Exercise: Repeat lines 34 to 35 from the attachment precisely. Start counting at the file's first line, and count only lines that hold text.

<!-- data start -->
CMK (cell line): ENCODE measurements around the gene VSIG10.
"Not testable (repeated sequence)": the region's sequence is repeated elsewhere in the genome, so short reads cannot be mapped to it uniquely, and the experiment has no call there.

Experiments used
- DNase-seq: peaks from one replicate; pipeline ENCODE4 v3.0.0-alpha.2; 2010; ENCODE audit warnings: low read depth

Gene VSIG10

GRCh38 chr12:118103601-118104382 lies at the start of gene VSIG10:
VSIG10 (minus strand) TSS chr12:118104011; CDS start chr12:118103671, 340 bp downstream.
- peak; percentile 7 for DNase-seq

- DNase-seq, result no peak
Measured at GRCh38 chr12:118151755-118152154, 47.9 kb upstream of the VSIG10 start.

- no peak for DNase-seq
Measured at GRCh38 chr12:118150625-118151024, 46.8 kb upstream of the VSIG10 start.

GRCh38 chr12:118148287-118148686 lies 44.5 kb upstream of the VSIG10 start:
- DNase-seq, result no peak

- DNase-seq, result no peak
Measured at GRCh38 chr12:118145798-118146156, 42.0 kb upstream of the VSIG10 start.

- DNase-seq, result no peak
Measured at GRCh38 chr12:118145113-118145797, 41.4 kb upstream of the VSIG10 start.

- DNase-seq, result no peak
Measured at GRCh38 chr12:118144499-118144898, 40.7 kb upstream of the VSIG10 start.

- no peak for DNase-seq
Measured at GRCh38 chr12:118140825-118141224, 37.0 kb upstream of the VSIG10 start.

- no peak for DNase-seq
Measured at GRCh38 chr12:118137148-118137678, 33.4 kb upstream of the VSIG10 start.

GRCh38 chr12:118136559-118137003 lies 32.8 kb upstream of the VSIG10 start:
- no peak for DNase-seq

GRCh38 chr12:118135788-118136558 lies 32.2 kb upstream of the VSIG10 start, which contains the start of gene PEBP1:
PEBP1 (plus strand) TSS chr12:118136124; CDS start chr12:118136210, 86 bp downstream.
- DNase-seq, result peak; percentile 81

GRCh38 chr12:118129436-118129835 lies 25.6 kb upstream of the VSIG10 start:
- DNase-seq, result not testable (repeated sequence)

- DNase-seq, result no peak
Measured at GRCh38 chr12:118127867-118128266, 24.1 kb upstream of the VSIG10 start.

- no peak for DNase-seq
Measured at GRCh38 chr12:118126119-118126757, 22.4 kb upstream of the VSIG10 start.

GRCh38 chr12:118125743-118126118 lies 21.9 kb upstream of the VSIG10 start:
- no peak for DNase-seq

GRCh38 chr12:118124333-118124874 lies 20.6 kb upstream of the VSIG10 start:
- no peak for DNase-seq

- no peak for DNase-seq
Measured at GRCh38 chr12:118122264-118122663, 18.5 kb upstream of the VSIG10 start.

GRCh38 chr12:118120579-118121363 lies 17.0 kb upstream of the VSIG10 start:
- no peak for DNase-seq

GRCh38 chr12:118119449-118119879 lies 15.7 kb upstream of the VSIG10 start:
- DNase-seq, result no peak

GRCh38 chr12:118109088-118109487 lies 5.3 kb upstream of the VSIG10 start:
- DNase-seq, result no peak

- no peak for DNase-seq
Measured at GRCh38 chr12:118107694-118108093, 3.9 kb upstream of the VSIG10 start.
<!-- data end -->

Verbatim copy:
- no peak for DNase-seq
Measured at GRCh38 chr12:118126119-118126757, 22.4 kb upstream of the VSIG10 start.